An Economist’s Take on the Business Model of Online Marketplaces
While it is probably safe to say that activity in the stock markets is underpinned by economic fundamentals, one may be hard-pressed to say the same for marketplaces. What happens when you put “marketplaces” and economics together in one equation?
This idea of explaining marketplaces with economics may seem obscure to some, the very same economic concepts taught to us in school have in fact, everything to do with marketplaces.
Professor Julian Wright, Head of Department of Economics at the National University of Singapore — ranked as the top university in Asia by London-based Times Higher Education Magazine — speaks to Arcadier and brings up this very point to our attention. As he introduced us to an economist’s way of thinking about online marketplaces, we unravel the economics of owning a marketplace and how to avoid falling prey to some common pitfalls.
The network effect
In the initial stages of a marketplace, the network effect is central to building and sustaining its growth. Given Wright’s primary area of research in network economics, he emphasised that, “First and foremost, a marketplace should help buyers and sellers connect and transact more easily. Otherwise, a marketplace won’t be able to generate revenue. It’s still fundamentally a matter of providing benefits for finding, interacting and transacting with each other.”
As more users come onboard, network effects will grow and continue to do so as “the searches become easier and better matches between both sellers and buyers are attained, growing into this self-supporting system.” Wright explained: “There is a need to think about how to invest in technologies that will make use of consumer’s information and that facilitate the role of seller reputation on the marketplace. While having the buyer fill in registration information or a seller incurring a set-up cost can initially become a barrier to getting more users to come onboard; if it helps the marketplaces to match better, in the long run, these can support network effects where users are reluctant to switch after having incurred the investment cost of filling in information and whatnot.”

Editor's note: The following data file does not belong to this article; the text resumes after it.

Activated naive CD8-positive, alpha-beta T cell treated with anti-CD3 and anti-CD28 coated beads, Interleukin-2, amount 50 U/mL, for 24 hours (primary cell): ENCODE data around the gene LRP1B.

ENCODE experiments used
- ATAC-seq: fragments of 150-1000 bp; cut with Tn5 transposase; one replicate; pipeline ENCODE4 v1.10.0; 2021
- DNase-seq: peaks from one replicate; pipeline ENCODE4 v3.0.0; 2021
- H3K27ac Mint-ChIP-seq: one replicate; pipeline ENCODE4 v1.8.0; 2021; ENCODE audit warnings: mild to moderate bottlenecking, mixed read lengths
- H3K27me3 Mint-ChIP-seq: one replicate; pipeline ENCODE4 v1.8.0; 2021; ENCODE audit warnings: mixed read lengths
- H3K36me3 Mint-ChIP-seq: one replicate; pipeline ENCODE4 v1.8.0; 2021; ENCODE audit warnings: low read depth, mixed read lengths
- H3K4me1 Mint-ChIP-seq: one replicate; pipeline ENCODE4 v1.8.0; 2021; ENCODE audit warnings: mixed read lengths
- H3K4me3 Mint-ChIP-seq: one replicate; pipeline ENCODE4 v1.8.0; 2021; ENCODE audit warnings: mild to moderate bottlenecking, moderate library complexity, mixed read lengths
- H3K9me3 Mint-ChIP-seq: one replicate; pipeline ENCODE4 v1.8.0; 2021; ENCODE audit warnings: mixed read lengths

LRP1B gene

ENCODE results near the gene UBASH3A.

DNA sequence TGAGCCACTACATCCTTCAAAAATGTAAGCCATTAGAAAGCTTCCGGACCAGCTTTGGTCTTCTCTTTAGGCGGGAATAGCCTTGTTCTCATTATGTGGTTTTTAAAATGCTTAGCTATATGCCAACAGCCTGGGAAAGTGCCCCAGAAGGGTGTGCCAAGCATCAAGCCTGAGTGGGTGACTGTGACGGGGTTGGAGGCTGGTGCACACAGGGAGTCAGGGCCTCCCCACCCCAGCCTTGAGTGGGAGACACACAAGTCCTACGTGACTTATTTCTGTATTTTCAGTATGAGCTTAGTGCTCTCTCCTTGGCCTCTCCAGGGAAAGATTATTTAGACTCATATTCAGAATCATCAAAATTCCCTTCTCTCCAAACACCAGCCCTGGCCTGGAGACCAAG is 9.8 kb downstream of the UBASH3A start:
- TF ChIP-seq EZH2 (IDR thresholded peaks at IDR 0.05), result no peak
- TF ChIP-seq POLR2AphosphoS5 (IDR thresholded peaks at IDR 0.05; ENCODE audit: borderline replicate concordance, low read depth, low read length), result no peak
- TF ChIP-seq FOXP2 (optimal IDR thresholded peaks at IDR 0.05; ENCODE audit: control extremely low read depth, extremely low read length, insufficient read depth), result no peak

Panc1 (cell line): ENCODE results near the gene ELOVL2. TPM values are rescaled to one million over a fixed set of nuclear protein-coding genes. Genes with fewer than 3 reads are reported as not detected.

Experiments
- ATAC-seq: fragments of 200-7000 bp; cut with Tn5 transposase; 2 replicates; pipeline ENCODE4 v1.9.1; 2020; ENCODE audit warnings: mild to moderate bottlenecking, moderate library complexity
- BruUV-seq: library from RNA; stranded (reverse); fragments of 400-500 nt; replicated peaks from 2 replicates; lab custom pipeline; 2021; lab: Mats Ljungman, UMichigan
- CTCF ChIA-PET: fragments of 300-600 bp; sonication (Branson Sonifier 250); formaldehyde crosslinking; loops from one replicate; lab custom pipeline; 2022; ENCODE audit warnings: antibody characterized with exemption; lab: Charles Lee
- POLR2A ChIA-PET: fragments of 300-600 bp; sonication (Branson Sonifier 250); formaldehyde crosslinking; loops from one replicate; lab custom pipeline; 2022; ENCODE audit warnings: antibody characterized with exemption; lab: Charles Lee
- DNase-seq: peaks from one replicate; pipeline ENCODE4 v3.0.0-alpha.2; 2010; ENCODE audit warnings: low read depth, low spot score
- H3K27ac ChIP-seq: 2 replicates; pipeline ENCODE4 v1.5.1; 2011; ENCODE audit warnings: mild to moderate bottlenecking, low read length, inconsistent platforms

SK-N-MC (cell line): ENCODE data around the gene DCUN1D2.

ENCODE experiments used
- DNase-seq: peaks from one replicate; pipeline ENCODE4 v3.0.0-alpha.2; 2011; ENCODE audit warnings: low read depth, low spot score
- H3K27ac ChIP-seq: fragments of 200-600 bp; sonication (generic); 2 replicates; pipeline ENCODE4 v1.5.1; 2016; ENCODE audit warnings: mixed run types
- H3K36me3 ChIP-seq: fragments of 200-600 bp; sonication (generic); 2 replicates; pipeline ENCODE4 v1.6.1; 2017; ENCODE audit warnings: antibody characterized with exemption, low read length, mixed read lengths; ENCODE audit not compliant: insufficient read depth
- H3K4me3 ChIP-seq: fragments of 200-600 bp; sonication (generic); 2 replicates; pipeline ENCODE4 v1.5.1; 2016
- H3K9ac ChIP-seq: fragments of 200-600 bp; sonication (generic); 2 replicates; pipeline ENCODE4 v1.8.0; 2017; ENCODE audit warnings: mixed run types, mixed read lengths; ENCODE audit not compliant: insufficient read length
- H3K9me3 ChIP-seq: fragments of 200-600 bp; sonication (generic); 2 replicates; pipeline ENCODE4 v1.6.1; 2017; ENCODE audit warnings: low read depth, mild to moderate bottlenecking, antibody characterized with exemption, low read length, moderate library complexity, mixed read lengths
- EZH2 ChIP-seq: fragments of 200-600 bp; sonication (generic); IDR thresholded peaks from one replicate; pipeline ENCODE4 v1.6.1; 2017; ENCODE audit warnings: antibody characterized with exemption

Overcoming the chicken-and-egg problem
When your marketplace scales up, the growing network effect, alongside a couple of other common methods, can help to counter the classic chicken-and-egg problem faced in building a marketplace. The most common one, as pointed out by Wright, “is a zig zag method where the marketplace attracts a few and particularly well-liked sellers. Initially the marketplace has to offer services for free as people may not want to pay, or ‘bribe’ one side to get them onboard. Gradually, more buyers come onboard, bringing about more sellers and thus ramping up the marketplace.”
Making an example out of Groupon’s business model
However, Wright cited the cautionary tale of Groupon, forewarning that “network effects aren’t a given, certainly not for those who don’t build network effects.” As in the case of Groupon, he remarked, “It relied on emailing so really there was no investment or incentive for consumers to log into Groupon. Hence many similar platforms developed to provide similar kinds of daily deals.”